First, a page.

Oh sure, there are cultural differences in a marriage between a Boston girl and a Wisconsin boy (more than one might guess at first actually!), and there are different laws at play in the different states (notably, one is a separate property state while the other is a community property state), but we share US citizenship at least and as a heterosexual couple, the federal government treats us the same. My friends who have married boys from across the pond, however, should be aware of one more challenge facing their families after the cultural differences, separation from families of origin and the expensive long distance travel required to see them: estate planning for your family is a wee bit more complicated.
Now, I’m going to go out on a limb here and guess that my friends married their French, British, and Irish husbands out of love, not to reenact scenes between Andi MacDowell and Gérard Depardieu in the 1990 film Green Card. For the six of you who immediately jump to mind, four of you are living and raising your children here in the United States. But let me explain what the federal government fears in terms of your family’s estate plan. Please bear with me and “go there” for a minute to that what if place… What if you should happen to die and your poor distraught husband should then decide that he doesn’t want to stay on this side of the pond anymore but instead would rather take your young children back home where his family could help him care for them?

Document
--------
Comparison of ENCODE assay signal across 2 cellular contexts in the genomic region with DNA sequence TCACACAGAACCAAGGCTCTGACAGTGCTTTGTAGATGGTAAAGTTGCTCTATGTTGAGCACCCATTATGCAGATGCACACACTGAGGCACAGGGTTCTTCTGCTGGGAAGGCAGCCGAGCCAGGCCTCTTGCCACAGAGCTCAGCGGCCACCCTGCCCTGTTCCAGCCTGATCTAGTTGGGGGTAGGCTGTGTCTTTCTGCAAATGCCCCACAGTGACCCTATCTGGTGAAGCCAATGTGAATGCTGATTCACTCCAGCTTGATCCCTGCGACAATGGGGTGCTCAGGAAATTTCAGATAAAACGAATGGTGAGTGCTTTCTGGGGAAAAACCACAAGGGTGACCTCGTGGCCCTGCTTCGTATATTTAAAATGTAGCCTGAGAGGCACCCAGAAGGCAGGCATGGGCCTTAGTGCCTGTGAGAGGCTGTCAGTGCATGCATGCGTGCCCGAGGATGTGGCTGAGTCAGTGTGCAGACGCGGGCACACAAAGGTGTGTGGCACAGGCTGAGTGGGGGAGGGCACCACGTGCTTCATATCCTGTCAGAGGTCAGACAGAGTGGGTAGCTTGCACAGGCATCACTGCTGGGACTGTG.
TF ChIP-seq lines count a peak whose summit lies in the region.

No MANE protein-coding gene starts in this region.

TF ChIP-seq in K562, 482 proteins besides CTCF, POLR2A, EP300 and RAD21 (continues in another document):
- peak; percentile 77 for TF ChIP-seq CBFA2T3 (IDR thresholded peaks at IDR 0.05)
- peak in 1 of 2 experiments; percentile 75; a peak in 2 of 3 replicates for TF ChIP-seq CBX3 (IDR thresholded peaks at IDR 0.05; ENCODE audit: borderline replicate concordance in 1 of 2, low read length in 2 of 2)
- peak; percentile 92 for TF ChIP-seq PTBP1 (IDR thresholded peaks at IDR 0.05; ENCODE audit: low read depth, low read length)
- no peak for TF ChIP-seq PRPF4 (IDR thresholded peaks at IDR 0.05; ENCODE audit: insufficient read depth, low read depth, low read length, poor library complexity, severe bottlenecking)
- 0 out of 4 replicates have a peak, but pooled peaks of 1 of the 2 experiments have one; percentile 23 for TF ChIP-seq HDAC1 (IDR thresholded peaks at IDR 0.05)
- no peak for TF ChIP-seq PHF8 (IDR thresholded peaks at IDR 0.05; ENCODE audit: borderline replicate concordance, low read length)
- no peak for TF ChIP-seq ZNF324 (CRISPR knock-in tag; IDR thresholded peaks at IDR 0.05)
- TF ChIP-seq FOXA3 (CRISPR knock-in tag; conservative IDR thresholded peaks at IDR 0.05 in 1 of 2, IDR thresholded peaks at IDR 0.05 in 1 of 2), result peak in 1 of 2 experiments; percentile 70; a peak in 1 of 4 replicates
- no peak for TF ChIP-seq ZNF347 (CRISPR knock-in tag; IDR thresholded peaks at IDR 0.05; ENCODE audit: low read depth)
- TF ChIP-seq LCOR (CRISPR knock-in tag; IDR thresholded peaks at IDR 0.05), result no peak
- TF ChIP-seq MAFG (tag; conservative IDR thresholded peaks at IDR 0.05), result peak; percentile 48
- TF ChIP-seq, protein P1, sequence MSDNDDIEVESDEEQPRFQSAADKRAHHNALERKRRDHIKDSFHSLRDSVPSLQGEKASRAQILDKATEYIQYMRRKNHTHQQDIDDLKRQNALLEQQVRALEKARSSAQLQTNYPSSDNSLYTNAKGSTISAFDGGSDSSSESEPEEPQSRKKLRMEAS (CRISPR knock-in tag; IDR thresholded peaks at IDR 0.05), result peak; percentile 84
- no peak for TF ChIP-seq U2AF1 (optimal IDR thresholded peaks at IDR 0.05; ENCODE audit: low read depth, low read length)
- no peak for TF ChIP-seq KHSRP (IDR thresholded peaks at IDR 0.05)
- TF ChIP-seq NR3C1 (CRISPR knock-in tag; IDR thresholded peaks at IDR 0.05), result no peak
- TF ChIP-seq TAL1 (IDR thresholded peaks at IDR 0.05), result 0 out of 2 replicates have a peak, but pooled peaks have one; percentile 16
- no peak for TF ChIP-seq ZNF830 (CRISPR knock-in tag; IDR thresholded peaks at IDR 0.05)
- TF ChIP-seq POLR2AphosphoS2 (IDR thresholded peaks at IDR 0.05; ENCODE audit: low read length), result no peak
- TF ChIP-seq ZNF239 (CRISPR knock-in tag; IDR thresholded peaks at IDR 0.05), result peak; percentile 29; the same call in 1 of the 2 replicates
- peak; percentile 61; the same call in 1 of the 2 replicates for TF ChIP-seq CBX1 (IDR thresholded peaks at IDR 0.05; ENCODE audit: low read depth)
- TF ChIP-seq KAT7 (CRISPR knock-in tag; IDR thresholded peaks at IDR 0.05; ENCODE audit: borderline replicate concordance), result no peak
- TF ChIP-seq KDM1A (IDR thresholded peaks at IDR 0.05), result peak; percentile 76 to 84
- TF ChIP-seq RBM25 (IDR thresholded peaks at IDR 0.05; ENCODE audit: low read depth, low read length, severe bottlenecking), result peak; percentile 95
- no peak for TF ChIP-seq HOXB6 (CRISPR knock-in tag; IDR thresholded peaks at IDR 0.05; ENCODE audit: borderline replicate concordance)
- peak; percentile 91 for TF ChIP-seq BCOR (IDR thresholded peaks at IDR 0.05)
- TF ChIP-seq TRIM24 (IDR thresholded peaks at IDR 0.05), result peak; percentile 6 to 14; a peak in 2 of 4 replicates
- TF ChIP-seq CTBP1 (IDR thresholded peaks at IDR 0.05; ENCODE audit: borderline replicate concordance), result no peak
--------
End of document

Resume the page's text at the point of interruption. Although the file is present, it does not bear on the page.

Well then, if the government extended you and your non-US-citizen spouse (“DH”) the same benefit of delaying the payment of estate taxes until the death of your DH, then the government might not ever collect taxes owed on your estate because he might decide to just never pay them. And it might be pretty hard to track him down and try to enforce collection of those taxes. Therefore, the government has a safety plan; it will collect taxes due on your estate when you die, right then and there, just in case. The trouble is, your DH might actually need that money to help raise your minor children and pay for the continued maintenance of your family home and those annual visits across the pond, rather than to pay taxes.
Mais, ne désespérez pas! There is a better way with a funny little nickname: a “Q-DOT.” That is, a Qualified Domestic Trust. And that is the only way to get the benefit of using your family’s money for your family right away when you need it and delay paying the estate taxes until after your surviving spouse’s death. So if your darling spouse is a non-US citizen, especially if you have minor children and/or you may have a taxable estate (you might if you own your home and/or have sizeable life insurance policies), please be sure to ask your estate planning attorney for more information about whether a QDOT is right for your family.